Alimony

Alimony

Alimony is currently one of the hottest topics in Florida Family Law.  It is undergoing changes on a regular basis and is likely to change again in the not too distant future.  

 

Section 61.08(2), Florida Statutes, instructs trial courts that “in determining whether to award alimony or maintenance, the court shall first make a specific factual determination as to whether either party has an actual need for alimony or maintenance and whether either party has the ability to pay alimony or maintenance. If the court finds that a party has a need for alimony or maintenance and that the other party has the ability to pay alimony or maintenance, then in determining the proper type and amount of alimony or maintenance…, the court shall consider all relevant factors…” The statute then lists ten (10) factors which the court must consider, though this list is not exhaustive. Florida Statutes § 61.08(2)(a)-(j) (2012). Once the statutory factors have been considered, trial courts are then tasked with determining which type of alimony, if any, is to be awarded. Those include temporary, bridge the gap, rehabilitative, durational, and permanent periodic alimony or a combination of these different forms of alimony. The amount and duration depends on the individual circumstances of your marriage and financial circumstances.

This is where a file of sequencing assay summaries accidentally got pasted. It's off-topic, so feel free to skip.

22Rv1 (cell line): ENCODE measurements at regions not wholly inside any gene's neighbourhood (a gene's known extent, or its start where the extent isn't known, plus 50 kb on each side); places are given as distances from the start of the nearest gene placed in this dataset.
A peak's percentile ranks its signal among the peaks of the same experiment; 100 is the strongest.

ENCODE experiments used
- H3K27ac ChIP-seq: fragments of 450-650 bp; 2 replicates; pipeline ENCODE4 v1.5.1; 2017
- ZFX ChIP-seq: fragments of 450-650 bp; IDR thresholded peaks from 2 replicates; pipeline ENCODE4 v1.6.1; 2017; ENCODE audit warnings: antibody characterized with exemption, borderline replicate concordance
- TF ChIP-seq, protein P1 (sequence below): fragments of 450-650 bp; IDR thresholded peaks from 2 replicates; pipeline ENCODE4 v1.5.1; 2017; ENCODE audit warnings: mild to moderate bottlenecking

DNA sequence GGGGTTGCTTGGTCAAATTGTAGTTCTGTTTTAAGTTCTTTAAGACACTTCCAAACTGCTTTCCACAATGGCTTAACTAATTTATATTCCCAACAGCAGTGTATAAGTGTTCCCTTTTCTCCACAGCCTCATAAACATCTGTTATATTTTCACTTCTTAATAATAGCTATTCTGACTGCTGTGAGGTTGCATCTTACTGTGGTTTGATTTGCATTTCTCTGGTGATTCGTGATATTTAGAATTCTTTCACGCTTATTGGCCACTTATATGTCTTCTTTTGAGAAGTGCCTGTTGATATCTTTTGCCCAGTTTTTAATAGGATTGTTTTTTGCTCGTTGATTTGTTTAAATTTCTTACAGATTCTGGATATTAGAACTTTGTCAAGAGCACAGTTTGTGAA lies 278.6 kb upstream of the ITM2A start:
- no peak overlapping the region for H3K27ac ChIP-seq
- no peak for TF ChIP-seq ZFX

The ten factors which must be considered are:

 

    1. The standard of living established during the marriage;

    2. The duration of the marriage;

    3. The age and the physical and emotional condition of each party;

    4. The financial resources of each party, including the nonmarital and the marital assets and liabilities distributed to each;

    5. The earning capacities, educational levels, vocational skills, and employability of the parties and, when applicable, the time necessary for either party to acquire sufficient education or training to enable such party to find appropriate employment;

    6. The contribution of each party to the marriage, including, but not limited to, services rendered in homemaking, child care, education, and career building of the other party;

    7. The responsibilities each party will have with regard to any minor children they have in common;

    8. The tax treatment and consequences to both parties of any alimony award, including the designation of all or a portion of the payment as a nontaxable, nondeductible payment;

    9. All sources of income available to either party, including income available to either party through investments of any asset held by that party; and

    10. Any other factor necessary to do equity and justice between the parties.